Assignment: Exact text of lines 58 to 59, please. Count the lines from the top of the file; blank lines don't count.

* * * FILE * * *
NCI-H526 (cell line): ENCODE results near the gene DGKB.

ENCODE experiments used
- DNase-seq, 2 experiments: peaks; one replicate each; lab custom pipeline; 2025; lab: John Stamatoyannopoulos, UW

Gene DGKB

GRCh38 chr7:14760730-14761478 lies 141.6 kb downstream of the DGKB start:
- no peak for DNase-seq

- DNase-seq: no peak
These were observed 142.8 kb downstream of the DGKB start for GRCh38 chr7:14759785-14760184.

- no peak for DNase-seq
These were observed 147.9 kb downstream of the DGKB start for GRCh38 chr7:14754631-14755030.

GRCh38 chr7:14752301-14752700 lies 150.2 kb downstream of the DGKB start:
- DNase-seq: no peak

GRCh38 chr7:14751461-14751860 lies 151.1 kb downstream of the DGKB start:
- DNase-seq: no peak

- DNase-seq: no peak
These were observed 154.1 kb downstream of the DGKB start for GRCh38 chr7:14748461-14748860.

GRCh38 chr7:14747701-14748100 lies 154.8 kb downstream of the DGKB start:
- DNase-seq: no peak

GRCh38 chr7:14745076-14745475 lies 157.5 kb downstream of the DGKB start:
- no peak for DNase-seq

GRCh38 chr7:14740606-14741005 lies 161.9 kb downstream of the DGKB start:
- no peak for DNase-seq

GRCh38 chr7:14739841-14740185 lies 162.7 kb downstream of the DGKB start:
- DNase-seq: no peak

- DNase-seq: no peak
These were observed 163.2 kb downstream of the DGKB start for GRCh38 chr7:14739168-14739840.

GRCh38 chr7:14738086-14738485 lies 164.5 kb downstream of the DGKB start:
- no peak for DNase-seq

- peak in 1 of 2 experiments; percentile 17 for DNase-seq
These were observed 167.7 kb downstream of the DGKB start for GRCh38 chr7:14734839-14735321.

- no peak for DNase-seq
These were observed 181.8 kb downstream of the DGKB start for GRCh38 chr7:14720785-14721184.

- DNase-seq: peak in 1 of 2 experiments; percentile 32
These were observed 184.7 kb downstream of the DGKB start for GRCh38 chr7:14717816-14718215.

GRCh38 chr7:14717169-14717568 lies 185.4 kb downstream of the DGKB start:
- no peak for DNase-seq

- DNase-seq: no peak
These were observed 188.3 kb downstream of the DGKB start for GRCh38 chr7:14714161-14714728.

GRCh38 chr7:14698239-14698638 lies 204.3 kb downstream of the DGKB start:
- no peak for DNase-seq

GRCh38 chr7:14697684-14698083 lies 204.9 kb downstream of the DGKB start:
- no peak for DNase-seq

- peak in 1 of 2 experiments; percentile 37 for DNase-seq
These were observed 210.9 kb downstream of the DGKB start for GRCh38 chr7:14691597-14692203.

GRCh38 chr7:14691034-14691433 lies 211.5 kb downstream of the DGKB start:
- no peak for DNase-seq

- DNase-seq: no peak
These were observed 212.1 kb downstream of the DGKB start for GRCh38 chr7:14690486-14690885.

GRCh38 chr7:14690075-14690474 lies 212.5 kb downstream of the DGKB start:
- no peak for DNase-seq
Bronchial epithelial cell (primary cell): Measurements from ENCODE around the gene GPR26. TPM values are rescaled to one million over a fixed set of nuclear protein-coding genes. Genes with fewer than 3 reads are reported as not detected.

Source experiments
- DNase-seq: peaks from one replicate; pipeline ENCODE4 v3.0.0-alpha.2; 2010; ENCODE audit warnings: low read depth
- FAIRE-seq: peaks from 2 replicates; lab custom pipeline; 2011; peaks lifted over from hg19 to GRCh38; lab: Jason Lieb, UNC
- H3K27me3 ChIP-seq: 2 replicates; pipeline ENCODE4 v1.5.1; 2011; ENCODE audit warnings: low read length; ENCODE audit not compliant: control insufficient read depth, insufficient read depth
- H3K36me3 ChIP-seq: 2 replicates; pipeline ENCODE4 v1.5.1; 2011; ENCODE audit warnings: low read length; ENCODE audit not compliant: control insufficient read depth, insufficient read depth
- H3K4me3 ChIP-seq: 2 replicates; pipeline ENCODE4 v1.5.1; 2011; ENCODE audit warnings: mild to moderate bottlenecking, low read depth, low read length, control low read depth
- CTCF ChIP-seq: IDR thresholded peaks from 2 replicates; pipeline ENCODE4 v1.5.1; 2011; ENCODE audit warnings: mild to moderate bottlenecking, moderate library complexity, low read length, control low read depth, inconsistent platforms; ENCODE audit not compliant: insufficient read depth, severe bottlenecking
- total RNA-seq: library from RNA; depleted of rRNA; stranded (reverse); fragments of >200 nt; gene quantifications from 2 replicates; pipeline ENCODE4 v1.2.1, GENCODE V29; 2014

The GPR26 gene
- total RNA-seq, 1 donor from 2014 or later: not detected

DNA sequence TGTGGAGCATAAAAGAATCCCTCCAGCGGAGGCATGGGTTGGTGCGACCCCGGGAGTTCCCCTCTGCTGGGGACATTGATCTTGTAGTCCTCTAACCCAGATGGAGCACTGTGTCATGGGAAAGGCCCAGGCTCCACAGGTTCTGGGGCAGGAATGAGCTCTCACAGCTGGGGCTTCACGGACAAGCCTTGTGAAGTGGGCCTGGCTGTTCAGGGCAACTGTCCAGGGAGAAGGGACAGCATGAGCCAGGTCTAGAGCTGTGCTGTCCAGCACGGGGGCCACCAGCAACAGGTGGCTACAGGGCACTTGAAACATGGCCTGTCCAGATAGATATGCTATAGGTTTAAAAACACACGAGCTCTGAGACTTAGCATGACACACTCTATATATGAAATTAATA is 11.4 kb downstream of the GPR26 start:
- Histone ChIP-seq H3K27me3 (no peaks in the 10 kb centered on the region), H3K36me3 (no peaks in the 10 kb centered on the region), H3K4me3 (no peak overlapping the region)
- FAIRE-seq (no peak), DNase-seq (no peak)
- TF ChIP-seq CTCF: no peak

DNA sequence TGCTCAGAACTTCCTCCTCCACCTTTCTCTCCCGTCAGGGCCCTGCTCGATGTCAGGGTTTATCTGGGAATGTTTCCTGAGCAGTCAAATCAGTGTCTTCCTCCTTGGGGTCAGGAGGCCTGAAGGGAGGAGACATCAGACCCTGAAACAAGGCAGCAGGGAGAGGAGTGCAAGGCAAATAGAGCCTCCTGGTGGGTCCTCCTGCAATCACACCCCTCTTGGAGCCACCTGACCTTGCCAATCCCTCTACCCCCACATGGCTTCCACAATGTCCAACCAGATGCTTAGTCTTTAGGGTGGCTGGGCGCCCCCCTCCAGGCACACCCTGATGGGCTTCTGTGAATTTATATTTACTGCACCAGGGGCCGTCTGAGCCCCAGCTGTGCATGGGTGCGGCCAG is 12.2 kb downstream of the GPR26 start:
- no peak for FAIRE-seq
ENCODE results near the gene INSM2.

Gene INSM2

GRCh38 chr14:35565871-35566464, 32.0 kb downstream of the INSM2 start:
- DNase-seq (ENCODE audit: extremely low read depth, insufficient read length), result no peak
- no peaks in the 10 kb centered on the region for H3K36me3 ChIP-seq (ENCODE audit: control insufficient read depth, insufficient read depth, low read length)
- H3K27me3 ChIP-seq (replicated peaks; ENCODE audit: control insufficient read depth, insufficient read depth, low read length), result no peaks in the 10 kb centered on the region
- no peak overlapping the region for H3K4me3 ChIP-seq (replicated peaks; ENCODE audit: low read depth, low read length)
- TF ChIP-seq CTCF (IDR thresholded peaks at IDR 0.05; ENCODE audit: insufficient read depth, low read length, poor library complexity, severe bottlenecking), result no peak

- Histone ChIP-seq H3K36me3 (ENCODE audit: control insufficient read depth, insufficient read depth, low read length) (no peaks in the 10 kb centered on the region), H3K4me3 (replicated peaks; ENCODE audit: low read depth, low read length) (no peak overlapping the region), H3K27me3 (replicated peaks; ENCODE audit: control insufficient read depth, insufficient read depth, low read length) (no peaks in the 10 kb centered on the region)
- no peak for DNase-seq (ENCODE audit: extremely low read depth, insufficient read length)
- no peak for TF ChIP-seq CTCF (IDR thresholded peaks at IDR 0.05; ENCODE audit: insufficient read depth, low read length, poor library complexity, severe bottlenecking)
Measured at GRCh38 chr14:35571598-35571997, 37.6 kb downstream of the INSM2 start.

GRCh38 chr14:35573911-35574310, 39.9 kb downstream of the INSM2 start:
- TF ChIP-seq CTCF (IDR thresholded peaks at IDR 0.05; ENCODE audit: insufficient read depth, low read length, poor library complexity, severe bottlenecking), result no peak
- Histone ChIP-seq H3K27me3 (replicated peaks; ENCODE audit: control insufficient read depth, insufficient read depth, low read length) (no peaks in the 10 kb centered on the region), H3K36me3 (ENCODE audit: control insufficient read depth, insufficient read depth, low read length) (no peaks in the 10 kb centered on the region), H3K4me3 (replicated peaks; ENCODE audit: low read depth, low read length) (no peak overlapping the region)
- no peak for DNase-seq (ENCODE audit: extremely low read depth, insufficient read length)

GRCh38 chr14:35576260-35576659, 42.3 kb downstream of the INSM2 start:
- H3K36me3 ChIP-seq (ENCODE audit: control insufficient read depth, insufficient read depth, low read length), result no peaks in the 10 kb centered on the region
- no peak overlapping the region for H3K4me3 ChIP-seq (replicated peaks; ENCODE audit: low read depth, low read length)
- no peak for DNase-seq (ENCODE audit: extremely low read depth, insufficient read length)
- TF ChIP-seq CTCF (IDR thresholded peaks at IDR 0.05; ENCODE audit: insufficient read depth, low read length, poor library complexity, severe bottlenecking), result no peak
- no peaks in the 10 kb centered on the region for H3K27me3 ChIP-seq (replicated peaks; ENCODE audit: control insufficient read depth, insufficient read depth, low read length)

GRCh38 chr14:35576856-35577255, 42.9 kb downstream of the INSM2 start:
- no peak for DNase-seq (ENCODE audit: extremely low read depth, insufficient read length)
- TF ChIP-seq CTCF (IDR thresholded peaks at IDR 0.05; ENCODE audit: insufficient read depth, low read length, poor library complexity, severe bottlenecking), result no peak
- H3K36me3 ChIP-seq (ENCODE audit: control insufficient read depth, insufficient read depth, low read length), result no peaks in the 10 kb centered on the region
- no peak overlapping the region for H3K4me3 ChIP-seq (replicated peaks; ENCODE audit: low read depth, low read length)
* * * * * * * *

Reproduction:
- CTCF ChIP-seq: IDR thresholded peaks from 2 replicates; pipeline ENCODE4 v1.5.1; 2011; ENCODE audit warnings: mild to moderate bottlenecking, moderate library complexity, low read length, control low read depth, inconsistent platforms; ENCODE audit not compliant: insufficient read depth, severe bottlenecking
- total RNA-seq: library from RNA; depleted of rRNA; stranded (reverse); fragments of >200 nt; gene quantifications from 2 replicates; pipeline ENCODE4 v1.2.1, GENCODE V29; 2014